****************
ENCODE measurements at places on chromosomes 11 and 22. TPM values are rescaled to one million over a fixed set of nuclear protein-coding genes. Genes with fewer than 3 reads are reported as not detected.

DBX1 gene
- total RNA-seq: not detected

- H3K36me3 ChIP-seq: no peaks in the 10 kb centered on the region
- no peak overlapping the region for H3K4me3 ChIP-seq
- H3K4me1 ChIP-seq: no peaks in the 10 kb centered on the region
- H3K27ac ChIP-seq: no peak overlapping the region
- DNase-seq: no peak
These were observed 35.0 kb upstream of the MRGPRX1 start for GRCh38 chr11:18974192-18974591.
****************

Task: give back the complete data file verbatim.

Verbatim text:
ENCODE measurements at places on chromosomes 11 and 22. TPM values are rescaled to one million over a fixed set of nuclear protein-coding genes. Genes with fewer than 3 reads are reported as not detected.

DBX1 gene
- total RNA-seq: not detected

- H3K36me3 ChIP-seq: no peaks in the 10 kb centered on the region
- no peak overlapping the region for H3K4me3 ChIP-seq
- H3K4me1 ChIP-seq: no peaks in the 10 kb centered on the region
- H3K27ac ChIP-seq: no peak overlapping the region
- DNase-seq: no peak
These were observed 35.0 kb upstream of the MRGPRX1 start for GRCh38 chr11:18974192-18974591.